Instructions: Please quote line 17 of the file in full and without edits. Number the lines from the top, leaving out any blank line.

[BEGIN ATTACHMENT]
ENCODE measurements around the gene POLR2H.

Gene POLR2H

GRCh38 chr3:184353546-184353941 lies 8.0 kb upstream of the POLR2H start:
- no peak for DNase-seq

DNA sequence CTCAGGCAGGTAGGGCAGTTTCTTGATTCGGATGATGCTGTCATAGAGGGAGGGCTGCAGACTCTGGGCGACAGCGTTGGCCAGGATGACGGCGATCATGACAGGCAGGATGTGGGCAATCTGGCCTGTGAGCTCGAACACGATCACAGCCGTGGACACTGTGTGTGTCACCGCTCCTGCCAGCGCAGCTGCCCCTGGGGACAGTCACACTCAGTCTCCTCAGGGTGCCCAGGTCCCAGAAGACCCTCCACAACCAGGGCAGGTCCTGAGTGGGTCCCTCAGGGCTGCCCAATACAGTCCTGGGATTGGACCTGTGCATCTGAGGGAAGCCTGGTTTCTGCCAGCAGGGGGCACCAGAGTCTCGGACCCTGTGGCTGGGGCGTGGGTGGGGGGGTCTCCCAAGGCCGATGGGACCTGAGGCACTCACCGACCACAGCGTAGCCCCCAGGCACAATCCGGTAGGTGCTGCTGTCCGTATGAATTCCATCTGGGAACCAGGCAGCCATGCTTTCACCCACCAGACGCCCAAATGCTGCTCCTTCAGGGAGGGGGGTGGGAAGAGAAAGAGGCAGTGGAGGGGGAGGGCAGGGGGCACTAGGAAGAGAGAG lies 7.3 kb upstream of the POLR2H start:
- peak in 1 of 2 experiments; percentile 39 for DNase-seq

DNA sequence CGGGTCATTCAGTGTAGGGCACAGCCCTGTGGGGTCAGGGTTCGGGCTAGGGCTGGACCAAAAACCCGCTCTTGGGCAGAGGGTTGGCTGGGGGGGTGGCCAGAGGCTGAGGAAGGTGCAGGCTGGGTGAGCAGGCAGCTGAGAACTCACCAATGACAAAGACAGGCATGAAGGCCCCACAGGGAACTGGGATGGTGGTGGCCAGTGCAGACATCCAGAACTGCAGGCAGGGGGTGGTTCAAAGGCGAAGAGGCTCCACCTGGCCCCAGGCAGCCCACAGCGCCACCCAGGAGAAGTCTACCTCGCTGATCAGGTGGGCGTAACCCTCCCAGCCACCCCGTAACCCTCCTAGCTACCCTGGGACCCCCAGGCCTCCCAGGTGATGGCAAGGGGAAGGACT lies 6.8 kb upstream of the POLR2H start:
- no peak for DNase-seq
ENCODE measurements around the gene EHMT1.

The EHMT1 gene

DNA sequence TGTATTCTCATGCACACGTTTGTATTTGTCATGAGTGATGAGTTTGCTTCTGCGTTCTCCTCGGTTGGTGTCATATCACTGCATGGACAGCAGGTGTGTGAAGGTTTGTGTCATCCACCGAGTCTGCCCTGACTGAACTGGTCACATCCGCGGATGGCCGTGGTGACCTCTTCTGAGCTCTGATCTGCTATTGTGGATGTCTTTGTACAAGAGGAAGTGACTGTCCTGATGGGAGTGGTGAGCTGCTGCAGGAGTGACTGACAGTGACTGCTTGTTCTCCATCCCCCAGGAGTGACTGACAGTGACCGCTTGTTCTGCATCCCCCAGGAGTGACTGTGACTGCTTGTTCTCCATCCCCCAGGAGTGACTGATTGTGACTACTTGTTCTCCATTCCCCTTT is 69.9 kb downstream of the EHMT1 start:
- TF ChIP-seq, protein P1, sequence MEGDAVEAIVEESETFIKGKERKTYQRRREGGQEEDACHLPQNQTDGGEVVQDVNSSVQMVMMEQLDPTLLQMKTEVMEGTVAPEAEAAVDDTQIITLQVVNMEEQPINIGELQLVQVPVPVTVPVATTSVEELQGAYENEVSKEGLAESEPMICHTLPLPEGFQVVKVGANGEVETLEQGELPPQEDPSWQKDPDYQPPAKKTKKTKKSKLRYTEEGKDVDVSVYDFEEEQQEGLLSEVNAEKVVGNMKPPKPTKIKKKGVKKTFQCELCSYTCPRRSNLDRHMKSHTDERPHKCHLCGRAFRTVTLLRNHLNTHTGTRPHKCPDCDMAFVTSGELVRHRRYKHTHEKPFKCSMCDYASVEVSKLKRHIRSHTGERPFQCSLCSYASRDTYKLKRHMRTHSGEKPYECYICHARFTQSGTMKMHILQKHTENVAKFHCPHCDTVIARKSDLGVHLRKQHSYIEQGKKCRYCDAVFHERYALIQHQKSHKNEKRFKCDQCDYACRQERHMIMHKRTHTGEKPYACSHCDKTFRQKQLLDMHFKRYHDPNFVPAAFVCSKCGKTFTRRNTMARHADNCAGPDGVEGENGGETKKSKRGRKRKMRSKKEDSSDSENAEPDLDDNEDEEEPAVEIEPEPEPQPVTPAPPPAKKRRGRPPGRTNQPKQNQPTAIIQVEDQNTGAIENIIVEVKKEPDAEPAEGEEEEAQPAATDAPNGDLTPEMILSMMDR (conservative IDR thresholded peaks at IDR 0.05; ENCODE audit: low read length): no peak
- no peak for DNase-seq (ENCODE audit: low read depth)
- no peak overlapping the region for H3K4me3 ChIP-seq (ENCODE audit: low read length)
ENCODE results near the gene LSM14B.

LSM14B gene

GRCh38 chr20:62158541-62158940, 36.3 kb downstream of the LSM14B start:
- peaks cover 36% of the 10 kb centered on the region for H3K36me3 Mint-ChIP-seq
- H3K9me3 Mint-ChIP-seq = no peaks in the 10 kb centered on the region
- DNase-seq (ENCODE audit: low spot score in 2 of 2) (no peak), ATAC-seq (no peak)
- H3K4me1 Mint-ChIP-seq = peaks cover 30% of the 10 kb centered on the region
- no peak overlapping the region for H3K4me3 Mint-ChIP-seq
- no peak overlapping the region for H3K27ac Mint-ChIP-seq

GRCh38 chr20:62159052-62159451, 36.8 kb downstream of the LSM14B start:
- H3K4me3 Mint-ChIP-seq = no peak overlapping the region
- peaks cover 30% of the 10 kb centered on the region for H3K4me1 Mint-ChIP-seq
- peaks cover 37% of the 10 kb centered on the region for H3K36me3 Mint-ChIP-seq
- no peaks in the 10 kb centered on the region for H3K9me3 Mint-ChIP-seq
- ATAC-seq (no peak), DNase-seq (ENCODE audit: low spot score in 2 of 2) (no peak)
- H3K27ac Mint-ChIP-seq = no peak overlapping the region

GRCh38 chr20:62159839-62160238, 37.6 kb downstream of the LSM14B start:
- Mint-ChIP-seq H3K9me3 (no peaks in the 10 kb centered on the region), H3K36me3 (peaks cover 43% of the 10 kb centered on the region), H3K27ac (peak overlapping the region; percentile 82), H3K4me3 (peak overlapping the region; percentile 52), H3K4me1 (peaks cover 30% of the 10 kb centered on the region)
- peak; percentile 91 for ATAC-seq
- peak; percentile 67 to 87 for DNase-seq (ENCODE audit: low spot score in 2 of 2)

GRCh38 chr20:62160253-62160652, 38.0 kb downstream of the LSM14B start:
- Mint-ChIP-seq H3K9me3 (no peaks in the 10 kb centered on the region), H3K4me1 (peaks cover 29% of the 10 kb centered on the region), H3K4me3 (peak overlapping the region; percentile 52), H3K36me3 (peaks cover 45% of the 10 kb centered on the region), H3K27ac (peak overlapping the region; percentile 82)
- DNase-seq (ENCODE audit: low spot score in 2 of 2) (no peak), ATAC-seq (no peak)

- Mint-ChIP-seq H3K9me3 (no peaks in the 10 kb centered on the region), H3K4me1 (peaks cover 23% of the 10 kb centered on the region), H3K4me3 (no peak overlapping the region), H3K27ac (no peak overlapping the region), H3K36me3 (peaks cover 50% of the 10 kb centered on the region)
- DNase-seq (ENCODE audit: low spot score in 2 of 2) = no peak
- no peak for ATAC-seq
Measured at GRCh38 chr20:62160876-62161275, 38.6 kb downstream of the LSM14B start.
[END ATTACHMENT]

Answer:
GRCh38 chr20:62158541-62158940, 36.3 kb downstream of the LSM14B start: